The neuronal and endothelial nitric-oxide synthases (nNOS and eNOS) differ from inducible NOS in their dependence on the intracellular Ca2+ concentration. Both nNOS and eNOS are activated by the reversible binding of calmodulin (CaM) in the presence of Ca2+, whereas inducible NOS binds CaM irreversibly. One major divergence in the close sequence similarity between the NOS isoforms is a 40-50-amino acid insert in the middle of the FMN-binding domains of nNOS and eNOS. It has previously been proposed that this insert forms an autoinhibitory domain designed to destabilize CaM binding and increase its Ca2+ dependence. To examine the importance of the insert we constructed two deletion mutants designed to remove the bulk of it from nNOS. Both mutants (Delta 40 and Delta 42) retained maximal NO synthesis activity at lower concentrations of free Ca2+ than the wild type enzyme. They were also found to retain 30% of their activity in the absence of Ca2+/CaM, indicating that the insert plays an important role in disabling the enzyme when the physiological Ca2+ concentration is low. Reduction of nNOS heme by NADPH under rigorous anaerobic conditions was found to occur in the wild type enzyme only in the presence of Ca2+/CaM. However, reduction of heme in the Delta 40 mutant occurred spontaneously on addition of NADPH in the absence of Ca2+/CaM. This suggests that the insert regulates activity by inhibiting electron transfer from FMN to heme in the absence of Ca2+/CaM and by destabilizing CaM binding at low Ca2+ concentrations, consistent with its role as an autoinhibitory domain.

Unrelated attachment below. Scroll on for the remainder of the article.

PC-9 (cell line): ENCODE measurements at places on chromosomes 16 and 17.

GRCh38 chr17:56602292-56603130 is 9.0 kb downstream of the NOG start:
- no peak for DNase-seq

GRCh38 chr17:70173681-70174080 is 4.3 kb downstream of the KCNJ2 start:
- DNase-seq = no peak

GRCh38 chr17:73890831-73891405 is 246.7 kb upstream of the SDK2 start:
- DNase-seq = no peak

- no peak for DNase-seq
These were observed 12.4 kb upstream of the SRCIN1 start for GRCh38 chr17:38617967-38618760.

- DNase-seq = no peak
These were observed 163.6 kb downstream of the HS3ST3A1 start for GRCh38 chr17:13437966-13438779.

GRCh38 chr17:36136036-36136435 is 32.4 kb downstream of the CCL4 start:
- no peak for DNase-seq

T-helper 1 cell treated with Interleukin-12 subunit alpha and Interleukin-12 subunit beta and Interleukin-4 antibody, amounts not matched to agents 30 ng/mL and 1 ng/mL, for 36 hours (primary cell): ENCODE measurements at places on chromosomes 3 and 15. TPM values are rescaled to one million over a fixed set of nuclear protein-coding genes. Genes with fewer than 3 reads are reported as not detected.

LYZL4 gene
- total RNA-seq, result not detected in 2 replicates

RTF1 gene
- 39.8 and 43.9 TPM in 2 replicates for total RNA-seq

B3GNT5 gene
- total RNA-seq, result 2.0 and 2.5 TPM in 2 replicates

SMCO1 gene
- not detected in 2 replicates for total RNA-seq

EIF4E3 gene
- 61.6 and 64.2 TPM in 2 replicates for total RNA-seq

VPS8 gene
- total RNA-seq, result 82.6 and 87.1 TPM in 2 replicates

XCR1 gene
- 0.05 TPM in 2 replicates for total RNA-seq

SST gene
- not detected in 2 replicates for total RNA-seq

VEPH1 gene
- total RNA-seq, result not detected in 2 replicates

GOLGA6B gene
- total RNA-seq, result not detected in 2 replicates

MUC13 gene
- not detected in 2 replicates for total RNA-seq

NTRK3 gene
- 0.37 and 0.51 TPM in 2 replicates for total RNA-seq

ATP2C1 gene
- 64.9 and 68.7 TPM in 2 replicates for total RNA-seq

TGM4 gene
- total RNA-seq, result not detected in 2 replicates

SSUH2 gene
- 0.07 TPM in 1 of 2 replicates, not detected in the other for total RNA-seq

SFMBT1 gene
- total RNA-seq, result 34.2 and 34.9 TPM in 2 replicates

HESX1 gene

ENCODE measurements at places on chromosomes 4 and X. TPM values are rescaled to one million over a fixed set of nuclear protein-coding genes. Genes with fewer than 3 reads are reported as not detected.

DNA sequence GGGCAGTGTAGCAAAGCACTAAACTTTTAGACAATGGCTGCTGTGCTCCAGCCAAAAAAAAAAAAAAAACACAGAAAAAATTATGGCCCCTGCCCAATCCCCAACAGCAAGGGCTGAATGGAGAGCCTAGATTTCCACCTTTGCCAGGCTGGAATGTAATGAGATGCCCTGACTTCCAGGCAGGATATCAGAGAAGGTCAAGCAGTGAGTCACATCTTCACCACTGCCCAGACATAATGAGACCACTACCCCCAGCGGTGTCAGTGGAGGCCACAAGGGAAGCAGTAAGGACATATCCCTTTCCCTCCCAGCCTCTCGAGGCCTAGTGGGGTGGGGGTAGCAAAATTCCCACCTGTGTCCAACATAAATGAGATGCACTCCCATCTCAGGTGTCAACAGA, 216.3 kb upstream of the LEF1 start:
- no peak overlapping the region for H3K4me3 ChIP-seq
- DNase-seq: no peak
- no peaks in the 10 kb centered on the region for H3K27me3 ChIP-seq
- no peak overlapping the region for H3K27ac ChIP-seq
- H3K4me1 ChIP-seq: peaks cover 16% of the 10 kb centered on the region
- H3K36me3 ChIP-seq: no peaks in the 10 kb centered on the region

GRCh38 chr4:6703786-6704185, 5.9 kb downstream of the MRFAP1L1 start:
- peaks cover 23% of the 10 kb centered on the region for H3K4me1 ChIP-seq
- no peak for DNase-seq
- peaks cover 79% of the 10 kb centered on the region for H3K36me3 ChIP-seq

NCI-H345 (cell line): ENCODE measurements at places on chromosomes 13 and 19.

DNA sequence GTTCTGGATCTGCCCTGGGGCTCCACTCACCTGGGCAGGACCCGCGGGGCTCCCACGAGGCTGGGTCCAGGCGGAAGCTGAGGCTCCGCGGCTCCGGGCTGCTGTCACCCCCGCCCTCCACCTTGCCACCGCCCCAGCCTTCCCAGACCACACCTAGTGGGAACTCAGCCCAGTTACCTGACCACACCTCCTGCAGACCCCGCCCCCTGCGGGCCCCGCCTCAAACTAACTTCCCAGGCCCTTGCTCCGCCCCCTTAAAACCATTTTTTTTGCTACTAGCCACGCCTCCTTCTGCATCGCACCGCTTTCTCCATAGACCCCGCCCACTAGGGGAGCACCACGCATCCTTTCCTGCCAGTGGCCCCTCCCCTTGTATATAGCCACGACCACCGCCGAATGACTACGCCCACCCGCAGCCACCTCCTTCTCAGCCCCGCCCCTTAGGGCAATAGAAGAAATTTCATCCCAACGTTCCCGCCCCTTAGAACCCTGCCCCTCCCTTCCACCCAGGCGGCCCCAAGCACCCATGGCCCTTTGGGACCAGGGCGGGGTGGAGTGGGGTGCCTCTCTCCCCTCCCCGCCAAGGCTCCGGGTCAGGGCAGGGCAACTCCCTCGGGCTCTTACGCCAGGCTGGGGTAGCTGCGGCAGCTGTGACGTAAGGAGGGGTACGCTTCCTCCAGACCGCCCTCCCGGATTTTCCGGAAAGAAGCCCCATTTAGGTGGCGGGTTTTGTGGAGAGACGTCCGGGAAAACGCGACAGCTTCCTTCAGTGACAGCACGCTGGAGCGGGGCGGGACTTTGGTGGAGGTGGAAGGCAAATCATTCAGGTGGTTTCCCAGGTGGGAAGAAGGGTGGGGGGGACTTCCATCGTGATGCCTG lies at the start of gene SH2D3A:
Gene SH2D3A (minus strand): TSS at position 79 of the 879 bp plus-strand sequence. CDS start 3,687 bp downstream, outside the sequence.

|Number of pages||7|
|Journal||Journal of Biological Chemistry|
|Publication status||Published - 22 Oct 1999|
- SITE-DIRECTED MUTAGENESIS
- BINDING DOMAIN
- REDUCTASE DOMAIN